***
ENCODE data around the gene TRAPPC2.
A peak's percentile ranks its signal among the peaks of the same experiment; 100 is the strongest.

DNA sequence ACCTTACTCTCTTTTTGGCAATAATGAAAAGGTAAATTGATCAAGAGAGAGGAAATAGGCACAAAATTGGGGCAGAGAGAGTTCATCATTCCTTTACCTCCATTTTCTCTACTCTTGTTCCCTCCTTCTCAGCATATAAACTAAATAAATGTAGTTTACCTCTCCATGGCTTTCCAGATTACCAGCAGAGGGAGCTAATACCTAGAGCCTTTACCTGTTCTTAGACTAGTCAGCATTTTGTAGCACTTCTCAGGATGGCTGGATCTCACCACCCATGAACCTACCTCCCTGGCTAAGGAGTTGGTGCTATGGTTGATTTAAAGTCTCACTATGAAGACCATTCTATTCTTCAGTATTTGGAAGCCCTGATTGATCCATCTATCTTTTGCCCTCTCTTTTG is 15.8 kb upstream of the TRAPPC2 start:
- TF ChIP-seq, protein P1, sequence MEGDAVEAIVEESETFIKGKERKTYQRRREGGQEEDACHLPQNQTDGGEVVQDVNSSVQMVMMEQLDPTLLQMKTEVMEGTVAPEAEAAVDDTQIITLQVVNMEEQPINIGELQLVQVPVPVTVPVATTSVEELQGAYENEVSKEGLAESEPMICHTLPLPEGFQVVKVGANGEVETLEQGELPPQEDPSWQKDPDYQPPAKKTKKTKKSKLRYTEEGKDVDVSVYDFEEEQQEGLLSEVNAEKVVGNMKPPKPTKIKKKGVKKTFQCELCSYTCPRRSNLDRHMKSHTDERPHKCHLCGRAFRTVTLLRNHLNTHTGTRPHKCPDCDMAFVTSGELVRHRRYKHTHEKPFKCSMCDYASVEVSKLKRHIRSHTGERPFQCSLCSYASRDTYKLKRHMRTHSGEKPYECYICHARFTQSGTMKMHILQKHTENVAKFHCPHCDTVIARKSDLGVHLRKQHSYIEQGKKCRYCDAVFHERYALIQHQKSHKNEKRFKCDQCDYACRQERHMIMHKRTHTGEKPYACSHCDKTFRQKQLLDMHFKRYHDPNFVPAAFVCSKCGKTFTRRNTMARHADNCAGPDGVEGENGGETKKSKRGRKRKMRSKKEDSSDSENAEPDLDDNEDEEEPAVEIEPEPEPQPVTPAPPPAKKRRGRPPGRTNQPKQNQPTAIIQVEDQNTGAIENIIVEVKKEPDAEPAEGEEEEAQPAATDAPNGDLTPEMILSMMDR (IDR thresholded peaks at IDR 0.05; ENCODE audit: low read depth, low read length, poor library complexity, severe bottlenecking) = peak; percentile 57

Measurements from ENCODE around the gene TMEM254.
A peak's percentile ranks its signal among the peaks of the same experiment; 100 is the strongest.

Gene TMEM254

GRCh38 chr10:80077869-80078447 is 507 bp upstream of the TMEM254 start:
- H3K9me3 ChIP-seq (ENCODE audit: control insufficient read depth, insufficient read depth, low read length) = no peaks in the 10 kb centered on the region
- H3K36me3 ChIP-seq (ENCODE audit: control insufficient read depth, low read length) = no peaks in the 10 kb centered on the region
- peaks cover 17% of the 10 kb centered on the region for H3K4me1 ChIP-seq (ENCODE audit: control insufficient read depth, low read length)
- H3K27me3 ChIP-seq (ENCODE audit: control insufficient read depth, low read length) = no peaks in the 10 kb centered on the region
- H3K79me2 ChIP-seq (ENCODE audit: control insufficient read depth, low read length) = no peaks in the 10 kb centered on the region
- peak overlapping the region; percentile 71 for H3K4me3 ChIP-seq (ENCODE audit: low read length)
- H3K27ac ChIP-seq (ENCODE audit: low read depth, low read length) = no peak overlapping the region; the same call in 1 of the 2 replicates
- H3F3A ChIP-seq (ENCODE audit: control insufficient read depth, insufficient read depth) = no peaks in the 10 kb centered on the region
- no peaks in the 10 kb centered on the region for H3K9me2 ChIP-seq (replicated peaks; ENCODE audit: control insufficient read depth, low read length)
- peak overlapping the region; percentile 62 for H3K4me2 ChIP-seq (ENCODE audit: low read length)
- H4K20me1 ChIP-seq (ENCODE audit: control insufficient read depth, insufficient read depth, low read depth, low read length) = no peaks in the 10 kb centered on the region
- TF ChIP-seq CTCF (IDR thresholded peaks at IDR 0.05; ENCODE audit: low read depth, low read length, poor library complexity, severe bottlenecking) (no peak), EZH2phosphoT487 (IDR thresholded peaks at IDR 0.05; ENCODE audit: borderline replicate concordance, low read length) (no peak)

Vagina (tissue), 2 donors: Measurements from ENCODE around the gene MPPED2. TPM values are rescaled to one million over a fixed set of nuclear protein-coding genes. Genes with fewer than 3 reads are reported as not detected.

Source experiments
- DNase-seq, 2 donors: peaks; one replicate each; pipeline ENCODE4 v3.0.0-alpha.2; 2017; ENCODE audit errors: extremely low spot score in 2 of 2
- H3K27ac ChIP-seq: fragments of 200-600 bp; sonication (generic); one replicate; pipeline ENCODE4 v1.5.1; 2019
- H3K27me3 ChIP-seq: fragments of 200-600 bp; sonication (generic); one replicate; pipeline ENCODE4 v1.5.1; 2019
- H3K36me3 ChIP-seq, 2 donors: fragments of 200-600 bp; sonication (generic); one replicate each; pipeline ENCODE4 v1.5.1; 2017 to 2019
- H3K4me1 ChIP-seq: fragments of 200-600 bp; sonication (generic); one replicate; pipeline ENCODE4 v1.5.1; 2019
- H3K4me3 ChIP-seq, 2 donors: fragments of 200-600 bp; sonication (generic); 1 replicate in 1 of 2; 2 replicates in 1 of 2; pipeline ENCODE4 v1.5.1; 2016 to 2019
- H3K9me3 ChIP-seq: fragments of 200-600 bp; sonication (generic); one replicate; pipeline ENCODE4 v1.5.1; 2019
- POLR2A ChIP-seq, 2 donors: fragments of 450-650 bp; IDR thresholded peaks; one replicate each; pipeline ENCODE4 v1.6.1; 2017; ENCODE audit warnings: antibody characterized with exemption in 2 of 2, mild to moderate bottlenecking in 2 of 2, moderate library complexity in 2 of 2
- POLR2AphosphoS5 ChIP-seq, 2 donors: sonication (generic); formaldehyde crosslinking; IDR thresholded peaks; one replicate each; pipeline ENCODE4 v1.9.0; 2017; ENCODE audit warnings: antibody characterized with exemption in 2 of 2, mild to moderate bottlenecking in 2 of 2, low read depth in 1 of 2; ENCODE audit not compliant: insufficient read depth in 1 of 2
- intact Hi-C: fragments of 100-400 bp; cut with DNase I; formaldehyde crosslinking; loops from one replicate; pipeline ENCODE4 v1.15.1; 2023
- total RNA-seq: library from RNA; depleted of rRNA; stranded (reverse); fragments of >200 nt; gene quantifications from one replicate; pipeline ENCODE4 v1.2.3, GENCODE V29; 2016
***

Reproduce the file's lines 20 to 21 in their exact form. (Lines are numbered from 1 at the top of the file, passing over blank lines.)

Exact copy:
- TF ChIP-seq CTCF (IDR thresholded peaks at IDR 0.05; ENCODE audit: low read depth, low read length, poor library complexity, severe bottlenecking) (no peak), EZH2phosphoT487 (IDR thresholded peaks at IDR 0.05; ENCODE audit: borderline replicate concordance, low read length) (no peak)

Vagina (tissue), 2 donors: Measurements from ENCODE around the gene MPPED2. TPM values are rescaled to one million over a fixed set of nuclear protein-coding genes. Genes with fewer than 3 reads are reported as not detected.